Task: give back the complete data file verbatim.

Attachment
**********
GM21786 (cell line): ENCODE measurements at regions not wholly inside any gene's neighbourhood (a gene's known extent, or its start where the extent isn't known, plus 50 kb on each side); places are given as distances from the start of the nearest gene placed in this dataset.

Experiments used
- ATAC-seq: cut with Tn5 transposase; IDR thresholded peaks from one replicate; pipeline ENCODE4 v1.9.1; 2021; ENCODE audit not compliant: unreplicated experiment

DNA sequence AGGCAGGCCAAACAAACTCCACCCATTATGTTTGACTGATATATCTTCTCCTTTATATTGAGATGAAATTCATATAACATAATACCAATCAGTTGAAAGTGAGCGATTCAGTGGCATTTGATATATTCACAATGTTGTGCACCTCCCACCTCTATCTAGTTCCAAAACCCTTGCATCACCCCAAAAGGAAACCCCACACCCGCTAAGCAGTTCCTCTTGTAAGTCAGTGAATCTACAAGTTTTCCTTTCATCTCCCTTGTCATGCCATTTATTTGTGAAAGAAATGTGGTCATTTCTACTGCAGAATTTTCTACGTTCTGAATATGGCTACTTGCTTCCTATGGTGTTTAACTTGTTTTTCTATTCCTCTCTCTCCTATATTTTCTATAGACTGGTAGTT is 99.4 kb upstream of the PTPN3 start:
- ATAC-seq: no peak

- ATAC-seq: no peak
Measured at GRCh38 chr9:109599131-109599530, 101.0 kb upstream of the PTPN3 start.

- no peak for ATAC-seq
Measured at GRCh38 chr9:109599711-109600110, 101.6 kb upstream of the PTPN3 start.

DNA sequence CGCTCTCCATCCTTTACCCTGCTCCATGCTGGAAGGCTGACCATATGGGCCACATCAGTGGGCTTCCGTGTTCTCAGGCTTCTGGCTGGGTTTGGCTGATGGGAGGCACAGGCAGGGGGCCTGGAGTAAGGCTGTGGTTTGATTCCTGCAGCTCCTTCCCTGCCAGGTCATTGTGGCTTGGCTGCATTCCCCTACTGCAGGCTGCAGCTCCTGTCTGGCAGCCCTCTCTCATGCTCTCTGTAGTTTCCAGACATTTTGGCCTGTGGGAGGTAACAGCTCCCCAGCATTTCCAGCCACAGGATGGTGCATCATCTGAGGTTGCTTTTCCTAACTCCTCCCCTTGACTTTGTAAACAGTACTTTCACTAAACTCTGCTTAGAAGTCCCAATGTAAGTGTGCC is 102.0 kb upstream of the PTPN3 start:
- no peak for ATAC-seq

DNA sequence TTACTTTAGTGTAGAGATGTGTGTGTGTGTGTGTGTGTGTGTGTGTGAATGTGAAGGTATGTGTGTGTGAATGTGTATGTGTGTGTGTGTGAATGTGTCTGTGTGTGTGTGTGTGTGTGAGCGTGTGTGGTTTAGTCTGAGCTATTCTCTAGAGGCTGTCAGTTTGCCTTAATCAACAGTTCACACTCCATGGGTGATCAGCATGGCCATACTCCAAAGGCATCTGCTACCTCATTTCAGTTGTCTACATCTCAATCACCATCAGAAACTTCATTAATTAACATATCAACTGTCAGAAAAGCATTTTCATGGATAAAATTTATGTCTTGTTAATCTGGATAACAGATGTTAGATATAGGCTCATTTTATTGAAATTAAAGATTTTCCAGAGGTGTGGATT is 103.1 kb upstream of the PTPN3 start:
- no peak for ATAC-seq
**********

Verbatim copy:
GM21786 (cell line): ENCODE measurements at regions not wholly inside any gene's neighbourhood (a gene's known extent, or its start where the extent isn't known, plus 50 kb on each side); places are given as distances from the start of the nearest gene placed in this dataset.

Experiments used
- ATAC-seq: cut with Tn5 transposase; IDR thresholded peaks from one replicate; pipeline ENCODE4 v1.9.1; 2021; ENCODE audit not compliant: unreplicated experiment

DNA sequence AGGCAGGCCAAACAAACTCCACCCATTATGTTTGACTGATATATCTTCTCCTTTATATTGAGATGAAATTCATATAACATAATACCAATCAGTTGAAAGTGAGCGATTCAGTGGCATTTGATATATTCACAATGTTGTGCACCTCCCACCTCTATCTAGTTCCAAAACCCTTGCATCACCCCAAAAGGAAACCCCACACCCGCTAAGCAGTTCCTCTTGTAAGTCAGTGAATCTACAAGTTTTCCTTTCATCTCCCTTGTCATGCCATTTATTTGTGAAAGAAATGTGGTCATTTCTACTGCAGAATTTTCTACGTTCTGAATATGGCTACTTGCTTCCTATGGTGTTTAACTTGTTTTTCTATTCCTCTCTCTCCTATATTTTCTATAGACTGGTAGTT is 99.4 kb upstream of the PTPN3 start:
- ATAC-seq: no peak

- ATAC-seq: no peak
Measured at GRCh38 chr9:109599131-109599530, 101.0 kb upstream of the PTPN3 start.

- no peak for ATAC-seq
Measured at GRCh38 chr9:109599711-109600110, 101.6 kb upstream of the PTPN3 start.

DNA sequence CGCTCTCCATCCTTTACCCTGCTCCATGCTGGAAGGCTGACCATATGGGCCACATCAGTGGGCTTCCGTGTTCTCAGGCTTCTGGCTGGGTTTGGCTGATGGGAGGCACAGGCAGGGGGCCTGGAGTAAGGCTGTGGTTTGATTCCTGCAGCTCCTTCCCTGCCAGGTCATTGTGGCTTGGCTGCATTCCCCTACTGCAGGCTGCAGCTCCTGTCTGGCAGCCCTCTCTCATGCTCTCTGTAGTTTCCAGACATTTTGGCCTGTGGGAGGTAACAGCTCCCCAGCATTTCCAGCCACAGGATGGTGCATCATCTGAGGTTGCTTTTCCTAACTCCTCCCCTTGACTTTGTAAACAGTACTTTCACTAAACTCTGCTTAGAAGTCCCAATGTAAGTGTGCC is 102.0 kb upstream of the PTPN3 start:
- no peak for ATAC-seq

DNA sequence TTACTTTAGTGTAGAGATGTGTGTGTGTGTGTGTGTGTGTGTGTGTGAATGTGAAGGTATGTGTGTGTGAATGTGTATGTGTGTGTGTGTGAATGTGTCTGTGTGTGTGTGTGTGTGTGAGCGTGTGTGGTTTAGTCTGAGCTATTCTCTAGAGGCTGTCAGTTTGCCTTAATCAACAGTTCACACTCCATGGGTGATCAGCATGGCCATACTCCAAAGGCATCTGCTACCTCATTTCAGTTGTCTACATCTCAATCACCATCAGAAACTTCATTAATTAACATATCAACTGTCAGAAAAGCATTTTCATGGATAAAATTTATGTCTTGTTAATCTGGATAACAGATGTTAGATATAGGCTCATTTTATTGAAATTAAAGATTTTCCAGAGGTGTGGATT is 103.1 kb upstream of the PTPN3 start:
- no peak for ATAC-seq